I can’t say enough about how having iPads has impacted formative assessment in my classroom this year. (Check out any one of these formative assessment posts for details). Students love the instant feedback that apps like Nearpod, Socrative, and ThatQuiz provide. However, students often change their tune when iPads are used for assessing something that is *GASP* graded.
Earlier this year, I could agree with my students when Socrative was used for graded assessments. It IS very easy to accidentally press the wrong answer choice on a touch-sensitive iPad screen. Though I asked students to be careful and intentional about selecting their answer choices, I didn’t like the anxiety it caused them to have no recourse if they made a mistake.
So, I investigated other options and have been using ThatQuiz.org as a replacement. ThatQuiz allows students to change their answers, and navigate through questions as much as they’d like. When creating the quizzes, if math syntax becomes too complex to type, I’m able to upload images in the question prompts themselves (a feature I understand has now been added to Socrative too). Students have ample opportunity to review and revise answer choices, and must very intentionally submit their answers to me.
You would think students would be showering me with thanks for providing such a user-friendly platform for assessments. You would be wrong.
Instead, I find students blaming the iPad for their mistakes. I have heard comments about preferring paper to the iPad. The ironic thing about this recent complaint is that it was made specifically in reference to a quiz whose questions were actually on paper, and the iPad was simply used as an answer-entry tool.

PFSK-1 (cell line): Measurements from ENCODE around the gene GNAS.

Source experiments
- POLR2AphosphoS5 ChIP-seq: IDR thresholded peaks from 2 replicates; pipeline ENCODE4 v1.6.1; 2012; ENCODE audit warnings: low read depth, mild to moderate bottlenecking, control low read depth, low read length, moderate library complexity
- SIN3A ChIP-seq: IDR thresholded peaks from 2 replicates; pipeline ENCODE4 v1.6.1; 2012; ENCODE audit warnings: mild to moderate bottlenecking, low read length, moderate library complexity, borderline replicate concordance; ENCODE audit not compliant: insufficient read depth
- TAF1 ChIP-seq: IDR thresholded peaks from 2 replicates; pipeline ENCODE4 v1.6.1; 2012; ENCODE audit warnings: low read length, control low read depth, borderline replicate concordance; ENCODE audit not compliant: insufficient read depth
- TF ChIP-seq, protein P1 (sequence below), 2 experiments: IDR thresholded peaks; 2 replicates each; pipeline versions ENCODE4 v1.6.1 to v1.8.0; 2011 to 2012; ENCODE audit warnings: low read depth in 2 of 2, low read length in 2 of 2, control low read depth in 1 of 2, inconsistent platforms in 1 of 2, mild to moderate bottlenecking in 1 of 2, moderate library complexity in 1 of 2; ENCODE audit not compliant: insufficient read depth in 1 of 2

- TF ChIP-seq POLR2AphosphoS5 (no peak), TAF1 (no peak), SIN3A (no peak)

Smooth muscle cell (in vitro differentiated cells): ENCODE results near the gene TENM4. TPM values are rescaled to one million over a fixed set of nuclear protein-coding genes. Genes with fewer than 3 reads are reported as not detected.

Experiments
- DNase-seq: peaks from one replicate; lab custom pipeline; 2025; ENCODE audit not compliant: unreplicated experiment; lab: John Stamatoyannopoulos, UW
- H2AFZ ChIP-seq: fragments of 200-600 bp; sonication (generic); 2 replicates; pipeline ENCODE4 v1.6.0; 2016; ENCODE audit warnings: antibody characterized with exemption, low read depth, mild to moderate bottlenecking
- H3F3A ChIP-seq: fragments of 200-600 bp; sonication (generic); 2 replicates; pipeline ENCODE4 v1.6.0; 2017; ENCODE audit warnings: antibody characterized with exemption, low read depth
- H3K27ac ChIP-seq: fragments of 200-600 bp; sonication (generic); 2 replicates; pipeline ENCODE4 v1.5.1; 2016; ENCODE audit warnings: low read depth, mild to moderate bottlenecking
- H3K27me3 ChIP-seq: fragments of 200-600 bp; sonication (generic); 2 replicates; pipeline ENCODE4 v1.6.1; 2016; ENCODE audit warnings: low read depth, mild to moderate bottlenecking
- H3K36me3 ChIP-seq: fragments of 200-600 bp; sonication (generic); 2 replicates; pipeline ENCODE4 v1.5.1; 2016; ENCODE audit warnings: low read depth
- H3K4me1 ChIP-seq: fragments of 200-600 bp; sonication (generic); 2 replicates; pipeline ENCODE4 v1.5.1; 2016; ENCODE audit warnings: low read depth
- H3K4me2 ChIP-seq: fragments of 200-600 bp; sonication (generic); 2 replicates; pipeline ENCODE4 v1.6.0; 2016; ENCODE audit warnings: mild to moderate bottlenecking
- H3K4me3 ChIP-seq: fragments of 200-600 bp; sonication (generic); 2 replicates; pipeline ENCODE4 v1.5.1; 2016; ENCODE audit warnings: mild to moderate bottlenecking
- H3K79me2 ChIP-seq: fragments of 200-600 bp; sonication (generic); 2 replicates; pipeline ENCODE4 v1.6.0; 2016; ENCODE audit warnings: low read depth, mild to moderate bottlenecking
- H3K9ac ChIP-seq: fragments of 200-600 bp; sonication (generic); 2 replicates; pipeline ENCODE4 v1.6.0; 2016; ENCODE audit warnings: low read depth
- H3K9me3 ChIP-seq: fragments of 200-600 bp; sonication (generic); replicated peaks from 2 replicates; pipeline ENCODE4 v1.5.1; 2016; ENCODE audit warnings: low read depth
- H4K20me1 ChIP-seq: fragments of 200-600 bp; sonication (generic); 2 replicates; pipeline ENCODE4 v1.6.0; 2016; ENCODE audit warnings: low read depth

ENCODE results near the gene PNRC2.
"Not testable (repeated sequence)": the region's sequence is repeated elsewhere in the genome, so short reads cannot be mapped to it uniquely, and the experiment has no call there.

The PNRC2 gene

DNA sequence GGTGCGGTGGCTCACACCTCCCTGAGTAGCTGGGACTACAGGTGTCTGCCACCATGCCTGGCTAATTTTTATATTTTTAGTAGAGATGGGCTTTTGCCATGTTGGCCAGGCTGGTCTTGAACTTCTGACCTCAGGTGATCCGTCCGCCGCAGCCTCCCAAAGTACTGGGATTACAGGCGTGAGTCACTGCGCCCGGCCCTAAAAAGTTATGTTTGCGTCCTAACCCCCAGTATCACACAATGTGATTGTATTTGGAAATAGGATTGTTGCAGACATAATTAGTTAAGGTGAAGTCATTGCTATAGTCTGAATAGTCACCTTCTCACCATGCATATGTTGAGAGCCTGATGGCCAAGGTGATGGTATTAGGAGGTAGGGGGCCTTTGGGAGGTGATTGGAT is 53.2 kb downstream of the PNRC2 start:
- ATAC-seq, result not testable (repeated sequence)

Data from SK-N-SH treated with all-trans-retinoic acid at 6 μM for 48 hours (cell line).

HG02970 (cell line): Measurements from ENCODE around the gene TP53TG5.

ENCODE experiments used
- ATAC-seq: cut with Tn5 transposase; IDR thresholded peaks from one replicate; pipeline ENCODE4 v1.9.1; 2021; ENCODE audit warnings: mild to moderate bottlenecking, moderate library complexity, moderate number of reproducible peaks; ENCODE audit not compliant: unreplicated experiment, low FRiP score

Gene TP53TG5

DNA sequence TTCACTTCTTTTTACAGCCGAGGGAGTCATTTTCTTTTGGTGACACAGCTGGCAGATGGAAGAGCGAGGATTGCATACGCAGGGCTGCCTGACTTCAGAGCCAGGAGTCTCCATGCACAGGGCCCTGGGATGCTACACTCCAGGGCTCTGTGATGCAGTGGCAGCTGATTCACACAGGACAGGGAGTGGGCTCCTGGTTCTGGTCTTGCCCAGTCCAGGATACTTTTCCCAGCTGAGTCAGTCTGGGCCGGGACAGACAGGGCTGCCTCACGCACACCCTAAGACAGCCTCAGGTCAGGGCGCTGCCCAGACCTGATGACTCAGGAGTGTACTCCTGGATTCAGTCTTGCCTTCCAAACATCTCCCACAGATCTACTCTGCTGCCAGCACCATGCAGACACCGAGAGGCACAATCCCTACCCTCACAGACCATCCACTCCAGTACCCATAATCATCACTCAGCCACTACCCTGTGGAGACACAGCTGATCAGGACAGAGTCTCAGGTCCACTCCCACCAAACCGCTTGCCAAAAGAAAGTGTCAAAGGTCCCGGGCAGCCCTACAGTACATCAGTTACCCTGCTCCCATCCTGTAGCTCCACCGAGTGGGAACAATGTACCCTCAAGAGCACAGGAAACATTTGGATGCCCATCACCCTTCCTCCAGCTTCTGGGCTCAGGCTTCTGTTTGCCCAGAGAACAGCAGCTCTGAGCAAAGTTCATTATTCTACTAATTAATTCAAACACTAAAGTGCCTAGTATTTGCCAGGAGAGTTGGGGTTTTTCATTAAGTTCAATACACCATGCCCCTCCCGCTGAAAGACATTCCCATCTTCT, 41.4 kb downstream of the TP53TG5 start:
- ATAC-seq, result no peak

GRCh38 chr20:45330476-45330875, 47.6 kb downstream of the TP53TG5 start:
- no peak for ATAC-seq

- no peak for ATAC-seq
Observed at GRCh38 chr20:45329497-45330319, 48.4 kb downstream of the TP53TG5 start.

What’s somewhat awesome for dispelling this “blame game” is the data provided by ThatQuiz. I can select a student’s score, see the correct answers, and see the answers the students chose. 100% of the time, the wrong answers have nothing to do with the iPad and everything to do with a math misunderstanding. While I like being able to pull students aside and show them the undeniable truth that such data provides, it seems it will take some time to stop blaming the iPad, start owning up to math mistakes, and start being more proactive about preventing these errors.
I also find myself reminding students that, just because a quiz is being taken on the iPad does NOT imply that it’s a “mental math” quiz. I provide scrap paper for those who need some. If I don’t do this, I notice kids will just sit there staring at the iPad screen, trying to do math in their heads that was never meant for that! Perhaps this is just another part of the iPad learning-curve – combining paper-pencil and the iPad successfully in an assessment experience…?
Anyone else experiencing the “blame game”?